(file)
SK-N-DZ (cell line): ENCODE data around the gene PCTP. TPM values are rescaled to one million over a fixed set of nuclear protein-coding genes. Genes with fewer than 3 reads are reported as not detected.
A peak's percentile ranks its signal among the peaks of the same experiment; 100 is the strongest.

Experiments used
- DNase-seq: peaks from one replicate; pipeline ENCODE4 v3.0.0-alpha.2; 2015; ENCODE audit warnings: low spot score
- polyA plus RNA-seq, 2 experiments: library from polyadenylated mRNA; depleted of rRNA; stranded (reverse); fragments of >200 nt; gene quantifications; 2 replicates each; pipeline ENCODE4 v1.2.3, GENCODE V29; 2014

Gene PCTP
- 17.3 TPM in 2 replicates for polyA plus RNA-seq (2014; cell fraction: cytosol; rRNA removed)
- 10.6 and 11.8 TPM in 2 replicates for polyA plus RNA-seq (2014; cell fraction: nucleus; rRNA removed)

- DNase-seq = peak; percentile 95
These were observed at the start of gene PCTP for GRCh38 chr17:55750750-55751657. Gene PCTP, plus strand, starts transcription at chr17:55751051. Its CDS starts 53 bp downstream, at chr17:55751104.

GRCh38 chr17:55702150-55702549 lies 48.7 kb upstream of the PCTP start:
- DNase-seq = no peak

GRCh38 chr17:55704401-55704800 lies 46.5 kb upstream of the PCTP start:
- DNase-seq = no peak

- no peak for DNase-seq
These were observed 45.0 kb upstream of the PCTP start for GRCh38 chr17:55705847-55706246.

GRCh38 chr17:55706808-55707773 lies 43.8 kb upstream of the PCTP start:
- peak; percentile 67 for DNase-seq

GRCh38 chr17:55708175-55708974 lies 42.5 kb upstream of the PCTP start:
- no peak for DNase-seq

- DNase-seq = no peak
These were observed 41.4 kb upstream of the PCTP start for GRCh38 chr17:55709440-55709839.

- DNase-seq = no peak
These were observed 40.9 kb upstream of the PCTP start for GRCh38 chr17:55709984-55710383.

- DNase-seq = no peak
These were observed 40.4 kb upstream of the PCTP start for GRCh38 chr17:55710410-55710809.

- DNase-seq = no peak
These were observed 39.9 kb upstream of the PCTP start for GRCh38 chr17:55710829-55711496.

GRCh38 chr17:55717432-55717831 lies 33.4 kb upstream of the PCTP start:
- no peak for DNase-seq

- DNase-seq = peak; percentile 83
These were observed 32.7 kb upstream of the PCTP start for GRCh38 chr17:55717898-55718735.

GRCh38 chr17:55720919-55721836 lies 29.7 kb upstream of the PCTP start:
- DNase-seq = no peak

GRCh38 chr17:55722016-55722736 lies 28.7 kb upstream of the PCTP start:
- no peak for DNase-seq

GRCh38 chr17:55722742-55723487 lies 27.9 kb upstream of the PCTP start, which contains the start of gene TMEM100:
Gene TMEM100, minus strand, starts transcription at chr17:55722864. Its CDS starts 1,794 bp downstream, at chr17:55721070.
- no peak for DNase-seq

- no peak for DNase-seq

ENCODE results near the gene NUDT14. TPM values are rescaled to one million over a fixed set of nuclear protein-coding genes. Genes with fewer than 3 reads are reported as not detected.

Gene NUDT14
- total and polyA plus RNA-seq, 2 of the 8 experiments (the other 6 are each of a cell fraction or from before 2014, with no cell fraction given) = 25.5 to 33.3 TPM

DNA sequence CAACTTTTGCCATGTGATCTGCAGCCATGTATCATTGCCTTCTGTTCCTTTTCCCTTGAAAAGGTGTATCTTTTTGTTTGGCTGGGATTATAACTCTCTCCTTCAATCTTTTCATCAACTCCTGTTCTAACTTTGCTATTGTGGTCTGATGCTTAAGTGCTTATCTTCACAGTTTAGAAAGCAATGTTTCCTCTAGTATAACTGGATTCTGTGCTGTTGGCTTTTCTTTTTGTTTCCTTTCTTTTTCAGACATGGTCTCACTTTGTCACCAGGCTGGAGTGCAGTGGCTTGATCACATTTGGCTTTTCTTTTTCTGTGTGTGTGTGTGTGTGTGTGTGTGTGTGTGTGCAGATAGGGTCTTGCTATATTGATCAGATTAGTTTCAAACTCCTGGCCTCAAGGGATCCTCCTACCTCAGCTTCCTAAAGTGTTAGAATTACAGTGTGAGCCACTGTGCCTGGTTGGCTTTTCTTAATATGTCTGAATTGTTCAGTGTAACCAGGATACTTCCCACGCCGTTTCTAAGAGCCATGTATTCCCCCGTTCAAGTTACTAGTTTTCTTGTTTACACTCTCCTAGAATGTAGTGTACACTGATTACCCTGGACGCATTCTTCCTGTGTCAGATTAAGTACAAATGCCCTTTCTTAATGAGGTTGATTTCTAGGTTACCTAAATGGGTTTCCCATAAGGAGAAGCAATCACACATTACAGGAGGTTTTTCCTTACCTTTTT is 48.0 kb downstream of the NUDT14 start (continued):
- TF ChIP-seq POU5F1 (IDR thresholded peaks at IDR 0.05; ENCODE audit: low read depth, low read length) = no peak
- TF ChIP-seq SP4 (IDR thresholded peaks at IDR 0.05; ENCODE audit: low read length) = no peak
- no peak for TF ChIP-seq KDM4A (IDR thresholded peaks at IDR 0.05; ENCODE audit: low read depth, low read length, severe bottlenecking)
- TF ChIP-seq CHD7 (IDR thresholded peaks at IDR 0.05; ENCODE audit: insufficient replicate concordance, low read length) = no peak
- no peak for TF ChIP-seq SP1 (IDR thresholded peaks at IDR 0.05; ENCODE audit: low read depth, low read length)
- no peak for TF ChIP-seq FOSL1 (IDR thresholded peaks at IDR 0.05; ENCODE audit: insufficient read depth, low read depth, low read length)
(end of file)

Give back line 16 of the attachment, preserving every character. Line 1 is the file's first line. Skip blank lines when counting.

These were observed 45.0 kb upstream of the PCTP start for GRCh38 chr17:55705847-55706246.